“So, what did you think of the film?”
My daughter raises her eyes from the menu. “It was…intense.”
“Yes. I’d say that’s a good word to describe it: intense.”
We drove to the restaurant in separate vehicles directly from the cinema, where we had taken in a matinée showing of the 2012 Cannes Palme d’Or film “Amour.”
“What scene stuck in your mind the most?”
My daughter and I both agree on the same scene, the one that is never mentioned in any of the reviews I have read to date.
“I didn’t get the part about the pigeon, especially the second episode.”
“I’m not really sure I understood that myself. The first time round he shoos the bird out of the apartment window. The second time he closes the window first with the express purpose of capturing the bird. It’s not clear what he does after that.”
“Ready to order?” The Japanese waitress stands pencil straight by our table, clothed in black. After the scenes we just witnessed, what better color? I think.
“May I ask you a question first?” my daughter says. “What’s the difference between sushi and sashimi?”
“Ah, sushi is a mixture of raw fish and rice; sashimi is only raw fish.”
“I get it; thanks for explaining that. I think I’ll have a spicy tuna roll with a green garden salad on the side.”
“For you?” The waitress regards my face.
“I’ll try the dragon roll with a salad and a bowl of miso soup.”
“Very good.” The waitress holds her hand out for our menus and disappears down the aisle.
“I’ll tell you what really upset me,” my daughter says, taking a sip of soda. “The way the daughter spoke to her mother after she’d had the stroke. I mean, there the mother is, lying in bed, practically unable to speak; and her daughter’s talking a mile a minute about buying a house and interest rates and—it was so pathetic.”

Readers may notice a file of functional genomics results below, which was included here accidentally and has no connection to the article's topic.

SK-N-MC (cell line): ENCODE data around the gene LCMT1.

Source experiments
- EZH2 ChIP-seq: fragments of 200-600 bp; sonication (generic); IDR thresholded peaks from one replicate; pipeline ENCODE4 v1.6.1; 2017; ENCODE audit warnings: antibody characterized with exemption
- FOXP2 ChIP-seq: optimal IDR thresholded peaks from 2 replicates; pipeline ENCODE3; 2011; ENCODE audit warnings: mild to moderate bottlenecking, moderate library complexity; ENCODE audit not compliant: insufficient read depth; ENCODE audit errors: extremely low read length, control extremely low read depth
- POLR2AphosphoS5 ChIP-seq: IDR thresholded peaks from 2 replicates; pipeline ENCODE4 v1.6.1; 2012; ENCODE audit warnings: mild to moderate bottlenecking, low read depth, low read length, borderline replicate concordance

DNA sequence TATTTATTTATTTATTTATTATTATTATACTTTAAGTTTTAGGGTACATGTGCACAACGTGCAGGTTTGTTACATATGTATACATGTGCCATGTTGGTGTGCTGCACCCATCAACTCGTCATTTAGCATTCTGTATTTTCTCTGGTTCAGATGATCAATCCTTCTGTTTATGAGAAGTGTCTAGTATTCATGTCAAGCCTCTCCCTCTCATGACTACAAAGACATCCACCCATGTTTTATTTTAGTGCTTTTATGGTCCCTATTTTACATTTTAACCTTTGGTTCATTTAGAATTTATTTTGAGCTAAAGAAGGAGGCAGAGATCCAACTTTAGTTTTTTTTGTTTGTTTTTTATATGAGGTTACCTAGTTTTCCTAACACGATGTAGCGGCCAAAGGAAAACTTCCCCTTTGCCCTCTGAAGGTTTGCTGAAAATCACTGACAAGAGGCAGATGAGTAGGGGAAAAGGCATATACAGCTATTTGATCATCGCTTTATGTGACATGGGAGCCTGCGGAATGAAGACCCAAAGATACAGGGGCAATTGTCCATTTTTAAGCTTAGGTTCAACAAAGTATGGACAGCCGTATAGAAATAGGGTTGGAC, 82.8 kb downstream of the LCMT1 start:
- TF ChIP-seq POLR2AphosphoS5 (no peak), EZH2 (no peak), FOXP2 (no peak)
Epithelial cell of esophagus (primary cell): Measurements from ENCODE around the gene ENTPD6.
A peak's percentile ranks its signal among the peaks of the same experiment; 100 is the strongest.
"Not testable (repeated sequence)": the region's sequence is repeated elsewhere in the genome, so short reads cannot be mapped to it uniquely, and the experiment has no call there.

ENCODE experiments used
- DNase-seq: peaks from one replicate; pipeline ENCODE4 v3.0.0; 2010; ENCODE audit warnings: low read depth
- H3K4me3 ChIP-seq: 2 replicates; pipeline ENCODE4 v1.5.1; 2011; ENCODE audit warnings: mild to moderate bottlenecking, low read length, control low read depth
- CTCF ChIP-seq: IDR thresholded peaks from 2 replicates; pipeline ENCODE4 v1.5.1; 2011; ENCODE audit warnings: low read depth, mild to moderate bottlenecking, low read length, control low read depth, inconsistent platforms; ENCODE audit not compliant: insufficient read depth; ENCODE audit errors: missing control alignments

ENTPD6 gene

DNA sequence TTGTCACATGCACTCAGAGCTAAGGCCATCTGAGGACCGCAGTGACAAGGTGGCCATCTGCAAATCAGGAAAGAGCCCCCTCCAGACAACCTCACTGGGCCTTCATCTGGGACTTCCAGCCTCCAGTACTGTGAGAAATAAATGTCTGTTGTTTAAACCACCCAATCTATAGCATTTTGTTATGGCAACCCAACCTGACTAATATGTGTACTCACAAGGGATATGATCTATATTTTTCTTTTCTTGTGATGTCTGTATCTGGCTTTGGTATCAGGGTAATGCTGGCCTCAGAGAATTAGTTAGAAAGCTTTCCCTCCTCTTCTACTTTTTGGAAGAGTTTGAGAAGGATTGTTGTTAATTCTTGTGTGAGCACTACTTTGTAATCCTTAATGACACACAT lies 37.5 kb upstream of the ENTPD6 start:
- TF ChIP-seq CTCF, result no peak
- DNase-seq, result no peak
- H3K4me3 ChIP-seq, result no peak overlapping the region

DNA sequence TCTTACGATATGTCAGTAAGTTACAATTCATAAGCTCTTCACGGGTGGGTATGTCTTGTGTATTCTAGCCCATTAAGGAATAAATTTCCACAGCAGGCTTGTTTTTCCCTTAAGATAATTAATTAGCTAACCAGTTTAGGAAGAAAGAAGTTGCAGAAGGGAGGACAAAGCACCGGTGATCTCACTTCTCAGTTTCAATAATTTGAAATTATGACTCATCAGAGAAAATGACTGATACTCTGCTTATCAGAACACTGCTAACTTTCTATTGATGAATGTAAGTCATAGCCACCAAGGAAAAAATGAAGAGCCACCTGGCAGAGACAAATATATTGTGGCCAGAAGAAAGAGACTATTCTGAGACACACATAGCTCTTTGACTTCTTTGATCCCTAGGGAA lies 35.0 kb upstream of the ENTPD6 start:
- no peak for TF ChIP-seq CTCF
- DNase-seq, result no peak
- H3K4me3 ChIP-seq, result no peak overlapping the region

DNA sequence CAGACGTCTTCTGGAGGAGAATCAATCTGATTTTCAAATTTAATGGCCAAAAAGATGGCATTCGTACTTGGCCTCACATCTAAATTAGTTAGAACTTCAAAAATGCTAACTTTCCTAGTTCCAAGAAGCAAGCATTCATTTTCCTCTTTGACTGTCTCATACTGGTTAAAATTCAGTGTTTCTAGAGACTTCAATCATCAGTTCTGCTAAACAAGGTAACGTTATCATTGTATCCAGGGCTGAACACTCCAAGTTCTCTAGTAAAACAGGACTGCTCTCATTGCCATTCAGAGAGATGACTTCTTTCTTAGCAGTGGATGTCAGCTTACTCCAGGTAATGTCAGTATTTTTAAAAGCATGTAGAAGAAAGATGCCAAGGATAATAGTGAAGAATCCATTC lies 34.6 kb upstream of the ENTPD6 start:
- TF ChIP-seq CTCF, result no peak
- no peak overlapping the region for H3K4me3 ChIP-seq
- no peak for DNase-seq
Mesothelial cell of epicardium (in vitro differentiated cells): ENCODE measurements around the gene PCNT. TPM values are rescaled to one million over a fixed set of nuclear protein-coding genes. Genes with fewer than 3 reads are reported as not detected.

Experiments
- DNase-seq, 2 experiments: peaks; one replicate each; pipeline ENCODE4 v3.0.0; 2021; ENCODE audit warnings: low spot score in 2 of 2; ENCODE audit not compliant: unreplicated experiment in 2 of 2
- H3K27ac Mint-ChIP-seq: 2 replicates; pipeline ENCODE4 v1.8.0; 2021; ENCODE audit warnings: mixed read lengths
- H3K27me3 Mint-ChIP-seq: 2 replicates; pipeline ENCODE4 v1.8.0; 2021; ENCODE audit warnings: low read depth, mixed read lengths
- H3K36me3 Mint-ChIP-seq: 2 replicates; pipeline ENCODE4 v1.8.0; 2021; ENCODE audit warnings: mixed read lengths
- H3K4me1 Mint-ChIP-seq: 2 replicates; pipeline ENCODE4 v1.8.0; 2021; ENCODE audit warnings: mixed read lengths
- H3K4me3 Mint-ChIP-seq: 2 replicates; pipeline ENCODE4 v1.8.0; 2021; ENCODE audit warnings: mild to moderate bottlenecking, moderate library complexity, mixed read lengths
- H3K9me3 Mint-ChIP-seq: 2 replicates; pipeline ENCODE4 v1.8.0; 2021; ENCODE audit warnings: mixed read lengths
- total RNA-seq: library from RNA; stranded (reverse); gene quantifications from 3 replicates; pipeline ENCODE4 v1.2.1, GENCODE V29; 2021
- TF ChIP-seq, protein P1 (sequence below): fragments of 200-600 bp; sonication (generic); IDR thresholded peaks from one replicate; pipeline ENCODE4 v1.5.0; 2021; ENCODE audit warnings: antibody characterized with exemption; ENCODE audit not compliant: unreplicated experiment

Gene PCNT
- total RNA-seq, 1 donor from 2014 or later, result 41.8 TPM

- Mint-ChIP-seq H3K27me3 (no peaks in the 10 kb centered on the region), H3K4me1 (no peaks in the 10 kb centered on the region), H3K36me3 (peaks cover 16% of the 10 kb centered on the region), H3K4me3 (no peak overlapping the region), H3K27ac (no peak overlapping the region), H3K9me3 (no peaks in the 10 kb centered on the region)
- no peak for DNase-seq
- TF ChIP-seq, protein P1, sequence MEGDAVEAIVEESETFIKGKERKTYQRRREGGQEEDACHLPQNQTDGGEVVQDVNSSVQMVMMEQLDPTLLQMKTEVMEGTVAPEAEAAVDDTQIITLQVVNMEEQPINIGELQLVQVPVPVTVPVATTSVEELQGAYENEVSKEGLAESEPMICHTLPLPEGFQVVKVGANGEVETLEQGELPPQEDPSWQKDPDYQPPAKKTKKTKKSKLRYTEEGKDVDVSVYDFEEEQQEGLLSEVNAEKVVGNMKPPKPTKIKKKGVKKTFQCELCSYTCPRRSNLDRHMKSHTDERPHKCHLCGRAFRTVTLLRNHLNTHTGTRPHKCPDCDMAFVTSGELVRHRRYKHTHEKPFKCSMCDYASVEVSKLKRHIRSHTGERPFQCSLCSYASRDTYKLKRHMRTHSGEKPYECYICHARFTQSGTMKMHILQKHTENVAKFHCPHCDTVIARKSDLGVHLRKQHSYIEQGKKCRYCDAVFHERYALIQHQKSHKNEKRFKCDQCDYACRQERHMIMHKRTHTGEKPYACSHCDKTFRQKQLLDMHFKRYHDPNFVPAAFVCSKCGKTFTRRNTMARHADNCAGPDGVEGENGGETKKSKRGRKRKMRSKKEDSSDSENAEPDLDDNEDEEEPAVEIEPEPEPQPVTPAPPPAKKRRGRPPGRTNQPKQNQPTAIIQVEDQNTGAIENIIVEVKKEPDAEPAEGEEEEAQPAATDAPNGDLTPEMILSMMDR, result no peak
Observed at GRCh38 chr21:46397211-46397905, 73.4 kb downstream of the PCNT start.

“Almost as though the daughter couldn’t focus on anything but herself and her own emotional needs.”
The waitress reappears with the salads and the soup. We spread our napkins and pull the chopsticks from the paper wrappers.
“The actress did a great job, though,” my daughter says. “It was almost like she actually had a stroke in real life, she played it so well.”
“I think she got an award for her performance,” I say. “Best actress—I’m not sure what it’s called in Europe.”
“They both did a good job—both she and the guy, too.”
“A very realistic performance,” I agree.
The waitress stops by to clear the dishes and brings us our entrées.
“So, do you have to go back to look in on Evelyn and Randy this evening?” I ask my daughter.
“Technically, no. The hospice nurse might drop by. But I’ll probably give them a call just to check in. Evelyn feels better when I call.”
“Did you talk with the hospice nurse about her prognosis?”
“A little bit. She told me less than three months. I never noticed how yellow her eyes were before today.”
“That’s usually not a good sign when you’ve got liver cancer,” I say.
“I guess not.”
We turn to the food on our plates in silence. After a bit I say, “Maybe it wasn’t such a good idea for me to take you to see that particular movie.”
“No, I think it was good that I went. It brought up a bunch of stuff that I’m dealing with right now—even if it was hard to watch.”
“It’s always hard to watch,” I say, fumbling a piece of sushi with my chopsticks.